I've tried to avoid writing about steroids over the last year or so because it brings out the trait I hate most about sports writers. The self righteous "my morals are better than yours, and I'm the only person keeping baseball from becoming a cesspool" attitude. So, I'll try to keep this as objective as possible.
Mark McGwire getting only 23.5% of the votes for the Hall of Fame reveals what a joke this entire process is (crap, there went objectivity). It sets the incredibly dangerous precedent that if the BBWA decided that you used steroids, then you used steroids, and the Hall of Fame is not a place for you. The only signs we have of McGwire taking steroids is that Jose Canseco said he did, and that he's got some big-ol' muscles. Neither of which is exactly a smoking gun. McGwire has never tested positive for steroids, nor has he ever admitted to it.
The main thing that's brought up in regards to McGwire and steroids is his "I'm not here to talk about the past" speech. Now, it seems to me he was in a no win situation here. He says that he was on the juice, then there's no way he gets into the Hall (unless writers are even more hypocritical than I assume they are). If he says no, then we just call him a liar, and he's in the same situation. Which would you rather happen if you were McGwire? Would you rather he go through the "I never took steroids, period" speech that Palmiero went through? Maybe, we feel for that one hook, line, and sinker so maybe McGwire would be getting inducted with Ripken and Gwynn if he would have just done that. It seems like pleading the 5th was the best thing McGwire could have done if he actually was roided.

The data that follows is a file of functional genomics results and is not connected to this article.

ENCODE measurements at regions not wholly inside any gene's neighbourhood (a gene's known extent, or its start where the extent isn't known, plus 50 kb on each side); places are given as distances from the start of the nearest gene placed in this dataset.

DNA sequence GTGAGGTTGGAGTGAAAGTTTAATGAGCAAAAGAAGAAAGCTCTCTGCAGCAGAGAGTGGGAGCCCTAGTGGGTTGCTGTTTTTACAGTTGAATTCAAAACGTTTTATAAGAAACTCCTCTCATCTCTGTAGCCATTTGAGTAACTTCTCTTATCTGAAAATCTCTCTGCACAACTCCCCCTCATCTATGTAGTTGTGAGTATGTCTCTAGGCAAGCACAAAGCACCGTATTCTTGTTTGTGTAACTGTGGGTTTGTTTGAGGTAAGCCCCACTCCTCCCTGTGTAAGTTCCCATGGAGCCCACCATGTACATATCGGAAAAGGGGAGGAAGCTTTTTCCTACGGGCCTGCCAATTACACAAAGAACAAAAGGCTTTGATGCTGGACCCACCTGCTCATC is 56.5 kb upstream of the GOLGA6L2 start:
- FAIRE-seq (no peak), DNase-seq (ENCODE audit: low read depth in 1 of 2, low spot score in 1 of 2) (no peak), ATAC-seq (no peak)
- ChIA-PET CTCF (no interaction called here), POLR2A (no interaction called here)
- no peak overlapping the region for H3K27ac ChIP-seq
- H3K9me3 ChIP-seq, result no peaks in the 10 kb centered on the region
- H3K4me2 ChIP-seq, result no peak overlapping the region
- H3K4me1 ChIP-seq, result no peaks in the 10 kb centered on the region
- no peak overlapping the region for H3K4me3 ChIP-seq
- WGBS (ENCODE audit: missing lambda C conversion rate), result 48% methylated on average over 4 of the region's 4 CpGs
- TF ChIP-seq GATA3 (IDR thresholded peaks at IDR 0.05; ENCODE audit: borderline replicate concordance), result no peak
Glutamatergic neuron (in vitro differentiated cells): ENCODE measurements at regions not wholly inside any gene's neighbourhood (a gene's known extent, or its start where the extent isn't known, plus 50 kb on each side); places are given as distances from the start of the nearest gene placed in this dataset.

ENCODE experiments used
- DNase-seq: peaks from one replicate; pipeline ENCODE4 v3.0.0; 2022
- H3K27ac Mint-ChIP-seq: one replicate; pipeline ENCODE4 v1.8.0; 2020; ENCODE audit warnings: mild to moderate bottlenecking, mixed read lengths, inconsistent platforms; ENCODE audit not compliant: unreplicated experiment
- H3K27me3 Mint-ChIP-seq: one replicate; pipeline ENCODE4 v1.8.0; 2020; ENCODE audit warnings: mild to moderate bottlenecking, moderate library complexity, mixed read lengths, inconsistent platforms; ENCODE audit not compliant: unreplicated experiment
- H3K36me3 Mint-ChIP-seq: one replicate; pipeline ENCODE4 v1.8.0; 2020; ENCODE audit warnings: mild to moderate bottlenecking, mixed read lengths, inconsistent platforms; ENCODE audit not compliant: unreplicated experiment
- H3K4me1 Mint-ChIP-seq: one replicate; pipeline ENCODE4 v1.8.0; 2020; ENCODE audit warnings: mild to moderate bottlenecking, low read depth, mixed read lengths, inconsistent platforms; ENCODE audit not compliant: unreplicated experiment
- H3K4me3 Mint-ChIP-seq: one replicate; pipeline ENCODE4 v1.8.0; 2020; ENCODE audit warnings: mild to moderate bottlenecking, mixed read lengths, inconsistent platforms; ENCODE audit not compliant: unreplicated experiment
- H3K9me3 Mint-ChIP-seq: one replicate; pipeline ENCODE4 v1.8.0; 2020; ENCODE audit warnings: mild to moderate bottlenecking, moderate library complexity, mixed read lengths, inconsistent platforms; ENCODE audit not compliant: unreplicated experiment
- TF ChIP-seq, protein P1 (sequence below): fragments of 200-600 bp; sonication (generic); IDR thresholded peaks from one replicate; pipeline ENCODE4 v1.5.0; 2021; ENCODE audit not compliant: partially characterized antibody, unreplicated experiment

Now, I'm not naive. I believe Mark McGwire was on steroids, along with Sammy Sosa, Brett Boone, and several others, but I have no proof of this, so I can't hold it against them. You want to bring up steroids when Barry Bonds, Gary Sheffield, or Alex Sanchez are going to be elected, that's fine, but keeping someone out of the Hall without any actual evidence is a very dangerous game.
What's also odd is how we decided who's a roider. Haven't we learned from people like Alex Sanchez, Mike Morse and Jason Grimsley that you don't have to be a big guy to be roided? Why don't we automatically assume Roger Clemens is on something, his career took a sudden turn for the better at age 40? How about Mike Piazza, he went from a man drafted as a favor to the best offensive catcher of all time, must have had some assistance somewhere. Cal Ripken Jr? No one can could play 2600 games without some form of assistance. How come when Ryan Howard hits 58 home runs we automatically assume he's clean? Why is Davey Johnson's sudden jump from five home runs to 43 in 1973 not more closely scrutinized? I don't believe these arguments, but the point is that anyone can be roided, and in almost every player's career you can find a point where you can say "yeah, he was probably on the juice." Why don't we give these players the same treatment. Steroids are a sad part of baseball's history, but guessing about who was on the juice when and destroying legacies is far more detrimental to the game than a vote for Mark McGwire ever could be.
Oh yeah, Bert Blyleven losing votes this year is a travesty, but I've given up that fight.